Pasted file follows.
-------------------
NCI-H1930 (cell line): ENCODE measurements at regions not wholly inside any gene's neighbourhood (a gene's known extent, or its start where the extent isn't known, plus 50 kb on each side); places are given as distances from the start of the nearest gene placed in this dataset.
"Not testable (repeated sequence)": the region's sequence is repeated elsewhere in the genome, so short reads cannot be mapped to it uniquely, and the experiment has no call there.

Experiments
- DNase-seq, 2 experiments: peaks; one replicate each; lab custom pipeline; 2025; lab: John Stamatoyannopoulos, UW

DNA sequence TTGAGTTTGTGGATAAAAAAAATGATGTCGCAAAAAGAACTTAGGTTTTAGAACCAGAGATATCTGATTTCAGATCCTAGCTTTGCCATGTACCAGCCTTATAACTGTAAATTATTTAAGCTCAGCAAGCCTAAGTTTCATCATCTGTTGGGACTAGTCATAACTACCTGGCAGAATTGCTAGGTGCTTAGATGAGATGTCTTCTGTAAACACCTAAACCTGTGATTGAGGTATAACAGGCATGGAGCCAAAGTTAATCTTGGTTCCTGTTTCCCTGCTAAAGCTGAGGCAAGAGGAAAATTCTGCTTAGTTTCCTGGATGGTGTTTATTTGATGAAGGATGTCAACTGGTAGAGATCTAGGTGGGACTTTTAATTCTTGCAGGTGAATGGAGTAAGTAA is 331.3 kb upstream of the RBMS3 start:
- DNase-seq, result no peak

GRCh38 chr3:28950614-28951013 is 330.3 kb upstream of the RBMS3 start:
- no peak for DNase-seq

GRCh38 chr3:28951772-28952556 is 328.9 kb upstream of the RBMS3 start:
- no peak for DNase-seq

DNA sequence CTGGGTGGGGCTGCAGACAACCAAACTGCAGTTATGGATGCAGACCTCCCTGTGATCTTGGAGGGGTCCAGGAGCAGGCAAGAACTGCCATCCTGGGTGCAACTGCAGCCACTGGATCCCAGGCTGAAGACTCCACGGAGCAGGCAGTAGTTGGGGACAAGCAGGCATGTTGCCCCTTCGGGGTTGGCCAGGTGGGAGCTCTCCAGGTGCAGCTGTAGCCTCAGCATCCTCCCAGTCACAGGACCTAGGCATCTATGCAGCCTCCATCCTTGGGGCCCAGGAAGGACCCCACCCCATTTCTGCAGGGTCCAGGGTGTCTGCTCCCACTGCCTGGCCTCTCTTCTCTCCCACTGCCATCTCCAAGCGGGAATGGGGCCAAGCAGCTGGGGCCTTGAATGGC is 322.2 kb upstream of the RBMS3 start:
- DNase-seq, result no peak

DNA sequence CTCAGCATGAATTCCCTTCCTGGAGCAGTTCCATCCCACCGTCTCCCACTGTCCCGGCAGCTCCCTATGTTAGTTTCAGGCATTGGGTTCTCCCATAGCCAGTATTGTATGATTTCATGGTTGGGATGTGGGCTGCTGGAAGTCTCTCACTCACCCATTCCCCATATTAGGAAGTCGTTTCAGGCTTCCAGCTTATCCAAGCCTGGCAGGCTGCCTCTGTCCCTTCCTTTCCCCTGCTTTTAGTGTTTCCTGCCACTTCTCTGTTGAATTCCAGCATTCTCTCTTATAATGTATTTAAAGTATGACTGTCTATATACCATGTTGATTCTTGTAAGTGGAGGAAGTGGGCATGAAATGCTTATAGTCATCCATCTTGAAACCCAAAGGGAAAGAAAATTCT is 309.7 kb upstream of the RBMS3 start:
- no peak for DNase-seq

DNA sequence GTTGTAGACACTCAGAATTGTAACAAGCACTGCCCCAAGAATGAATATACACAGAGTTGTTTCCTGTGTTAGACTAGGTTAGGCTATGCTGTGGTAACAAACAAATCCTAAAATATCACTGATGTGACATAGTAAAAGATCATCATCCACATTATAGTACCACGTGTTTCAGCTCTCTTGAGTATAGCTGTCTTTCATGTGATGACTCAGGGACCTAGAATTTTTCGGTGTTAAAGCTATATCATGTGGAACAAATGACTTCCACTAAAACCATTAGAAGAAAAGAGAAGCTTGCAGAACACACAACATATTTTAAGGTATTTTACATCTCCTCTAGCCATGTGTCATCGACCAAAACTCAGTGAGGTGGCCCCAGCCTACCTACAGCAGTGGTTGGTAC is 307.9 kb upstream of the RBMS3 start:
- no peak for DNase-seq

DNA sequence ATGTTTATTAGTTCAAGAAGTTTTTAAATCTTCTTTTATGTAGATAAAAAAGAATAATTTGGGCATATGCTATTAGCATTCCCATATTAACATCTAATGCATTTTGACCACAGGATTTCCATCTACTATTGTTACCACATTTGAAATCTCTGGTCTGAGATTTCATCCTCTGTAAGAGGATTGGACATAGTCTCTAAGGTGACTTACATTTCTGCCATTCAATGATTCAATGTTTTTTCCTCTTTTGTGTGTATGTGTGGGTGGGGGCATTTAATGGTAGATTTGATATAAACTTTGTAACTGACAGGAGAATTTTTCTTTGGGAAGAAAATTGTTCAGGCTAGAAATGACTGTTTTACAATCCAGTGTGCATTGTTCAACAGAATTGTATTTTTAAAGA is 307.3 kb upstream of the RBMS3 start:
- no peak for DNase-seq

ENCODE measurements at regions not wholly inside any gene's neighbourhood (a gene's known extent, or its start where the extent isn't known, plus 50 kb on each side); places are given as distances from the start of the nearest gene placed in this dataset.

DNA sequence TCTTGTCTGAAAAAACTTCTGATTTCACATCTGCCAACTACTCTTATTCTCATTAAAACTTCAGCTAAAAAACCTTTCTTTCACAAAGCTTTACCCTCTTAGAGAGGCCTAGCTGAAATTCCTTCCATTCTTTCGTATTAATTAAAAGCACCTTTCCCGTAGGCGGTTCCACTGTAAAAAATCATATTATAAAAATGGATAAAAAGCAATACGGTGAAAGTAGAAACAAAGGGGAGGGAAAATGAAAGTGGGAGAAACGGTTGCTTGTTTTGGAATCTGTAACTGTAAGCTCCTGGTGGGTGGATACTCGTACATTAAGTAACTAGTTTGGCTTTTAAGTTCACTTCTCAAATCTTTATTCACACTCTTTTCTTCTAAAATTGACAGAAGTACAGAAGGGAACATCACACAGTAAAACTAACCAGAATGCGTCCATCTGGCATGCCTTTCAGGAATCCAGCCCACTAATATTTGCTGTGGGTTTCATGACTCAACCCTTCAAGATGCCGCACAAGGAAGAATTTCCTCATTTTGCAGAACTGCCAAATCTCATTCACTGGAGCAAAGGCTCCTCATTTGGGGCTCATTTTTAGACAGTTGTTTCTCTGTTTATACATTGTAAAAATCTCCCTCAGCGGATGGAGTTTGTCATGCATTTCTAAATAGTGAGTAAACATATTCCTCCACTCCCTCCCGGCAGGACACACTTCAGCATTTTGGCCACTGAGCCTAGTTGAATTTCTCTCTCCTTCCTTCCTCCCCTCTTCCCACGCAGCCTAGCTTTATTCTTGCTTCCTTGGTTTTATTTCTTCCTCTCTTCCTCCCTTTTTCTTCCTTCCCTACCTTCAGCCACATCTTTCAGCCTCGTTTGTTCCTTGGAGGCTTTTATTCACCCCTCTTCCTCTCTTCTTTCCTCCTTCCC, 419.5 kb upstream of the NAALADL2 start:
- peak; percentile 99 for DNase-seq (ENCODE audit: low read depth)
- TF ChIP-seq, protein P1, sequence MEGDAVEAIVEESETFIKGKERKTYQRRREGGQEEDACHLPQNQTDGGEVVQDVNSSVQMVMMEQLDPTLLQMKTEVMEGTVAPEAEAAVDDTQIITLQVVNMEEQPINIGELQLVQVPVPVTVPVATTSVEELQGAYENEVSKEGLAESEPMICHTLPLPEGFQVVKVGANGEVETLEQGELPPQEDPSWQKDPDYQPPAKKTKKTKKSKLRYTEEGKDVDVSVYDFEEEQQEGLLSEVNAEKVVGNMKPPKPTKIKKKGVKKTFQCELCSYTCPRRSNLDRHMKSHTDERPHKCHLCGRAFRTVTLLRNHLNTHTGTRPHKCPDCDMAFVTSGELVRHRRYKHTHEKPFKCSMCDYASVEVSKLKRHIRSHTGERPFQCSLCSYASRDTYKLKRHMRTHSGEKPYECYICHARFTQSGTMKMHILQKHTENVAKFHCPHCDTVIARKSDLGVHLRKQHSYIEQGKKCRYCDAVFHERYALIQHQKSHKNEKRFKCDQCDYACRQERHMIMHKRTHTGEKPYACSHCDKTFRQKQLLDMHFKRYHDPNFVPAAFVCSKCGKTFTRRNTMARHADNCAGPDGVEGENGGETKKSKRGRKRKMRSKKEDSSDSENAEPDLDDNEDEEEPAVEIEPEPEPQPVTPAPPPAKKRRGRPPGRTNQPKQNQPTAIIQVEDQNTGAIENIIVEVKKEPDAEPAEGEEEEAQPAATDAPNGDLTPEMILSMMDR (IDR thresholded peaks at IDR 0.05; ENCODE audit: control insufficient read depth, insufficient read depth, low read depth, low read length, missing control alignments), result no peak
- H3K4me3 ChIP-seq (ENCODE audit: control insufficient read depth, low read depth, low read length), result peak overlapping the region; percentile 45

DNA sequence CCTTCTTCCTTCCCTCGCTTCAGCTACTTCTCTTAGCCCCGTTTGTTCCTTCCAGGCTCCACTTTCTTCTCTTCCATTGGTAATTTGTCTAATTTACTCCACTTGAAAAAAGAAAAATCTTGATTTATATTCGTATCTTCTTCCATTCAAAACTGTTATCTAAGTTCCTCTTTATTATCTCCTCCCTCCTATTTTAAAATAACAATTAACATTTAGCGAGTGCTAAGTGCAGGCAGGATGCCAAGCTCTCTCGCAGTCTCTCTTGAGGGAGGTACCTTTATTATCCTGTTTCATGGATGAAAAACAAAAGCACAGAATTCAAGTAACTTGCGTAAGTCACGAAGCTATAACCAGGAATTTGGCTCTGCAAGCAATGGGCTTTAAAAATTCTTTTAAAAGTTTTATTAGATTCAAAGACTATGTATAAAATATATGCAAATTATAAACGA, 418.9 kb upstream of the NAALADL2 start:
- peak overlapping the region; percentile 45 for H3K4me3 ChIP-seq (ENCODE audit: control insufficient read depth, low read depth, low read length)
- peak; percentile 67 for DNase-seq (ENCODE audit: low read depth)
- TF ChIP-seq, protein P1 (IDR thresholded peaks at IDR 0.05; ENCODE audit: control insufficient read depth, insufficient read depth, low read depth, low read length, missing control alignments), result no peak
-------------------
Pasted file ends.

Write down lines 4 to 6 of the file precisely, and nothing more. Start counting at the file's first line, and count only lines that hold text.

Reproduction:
- DNase-seq, 2 experiments: peaks; one replicate each; lab custom pipeline; 2025; lab: John Stamatoyannopoulos, UW

DNA sequence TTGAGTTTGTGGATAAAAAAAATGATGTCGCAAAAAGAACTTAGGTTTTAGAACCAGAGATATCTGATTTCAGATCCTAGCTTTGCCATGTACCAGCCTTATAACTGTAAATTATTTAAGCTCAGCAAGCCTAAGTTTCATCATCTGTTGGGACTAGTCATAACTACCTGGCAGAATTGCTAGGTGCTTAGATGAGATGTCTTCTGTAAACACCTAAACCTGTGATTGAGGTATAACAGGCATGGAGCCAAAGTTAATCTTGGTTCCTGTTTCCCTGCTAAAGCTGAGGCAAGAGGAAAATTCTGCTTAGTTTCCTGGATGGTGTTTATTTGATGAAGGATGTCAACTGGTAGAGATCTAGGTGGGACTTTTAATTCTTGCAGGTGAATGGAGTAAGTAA is 331.3 kb upstream of the RBMS3 start:
- DNase-seq, result no peak